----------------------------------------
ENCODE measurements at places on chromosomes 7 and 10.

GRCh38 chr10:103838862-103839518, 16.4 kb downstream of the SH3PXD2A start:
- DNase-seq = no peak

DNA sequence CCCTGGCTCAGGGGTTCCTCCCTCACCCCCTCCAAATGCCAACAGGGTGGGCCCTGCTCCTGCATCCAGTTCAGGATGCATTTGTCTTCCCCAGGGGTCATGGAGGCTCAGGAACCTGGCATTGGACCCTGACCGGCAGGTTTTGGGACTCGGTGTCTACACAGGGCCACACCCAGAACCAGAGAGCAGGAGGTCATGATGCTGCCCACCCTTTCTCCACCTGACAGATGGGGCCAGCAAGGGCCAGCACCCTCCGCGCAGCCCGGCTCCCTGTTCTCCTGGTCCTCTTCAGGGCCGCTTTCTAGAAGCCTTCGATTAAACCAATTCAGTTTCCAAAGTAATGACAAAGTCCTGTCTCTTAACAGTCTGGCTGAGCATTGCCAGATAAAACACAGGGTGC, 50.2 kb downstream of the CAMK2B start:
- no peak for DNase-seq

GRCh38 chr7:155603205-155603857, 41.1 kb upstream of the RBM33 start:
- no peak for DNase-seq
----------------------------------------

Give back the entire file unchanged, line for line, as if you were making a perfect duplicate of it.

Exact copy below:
ENCODE measurements at places on chromosomes 7 and 10.

GRCh38 chr10:103838862-103839518, 16.4 kb downstream of the SH3PXD2A start:
- DNase-seq = no peak

DNA sequence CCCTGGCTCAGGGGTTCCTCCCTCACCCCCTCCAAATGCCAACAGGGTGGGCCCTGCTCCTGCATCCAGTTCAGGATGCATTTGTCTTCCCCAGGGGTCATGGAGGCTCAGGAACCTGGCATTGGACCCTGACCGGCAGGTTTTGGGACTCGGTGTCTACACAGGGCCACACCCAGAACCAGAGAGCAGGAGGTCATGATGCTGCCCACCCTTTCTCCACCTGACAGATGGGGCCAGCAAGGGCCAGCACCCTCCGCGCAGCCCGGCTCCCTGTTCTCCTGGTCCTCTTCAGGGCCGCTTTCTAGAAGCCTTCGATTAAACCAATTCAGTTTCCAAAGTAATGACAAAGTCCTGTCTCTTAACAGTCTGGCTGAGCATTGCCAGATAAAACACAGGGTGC, 50.2 kb downstream of the CAMK2B start:
- no peak for DNase-seq

GRCh38 chr7:155603205-155603857, 41.1 kb upstream of the RBM33 start:
- no peak for DNase-seq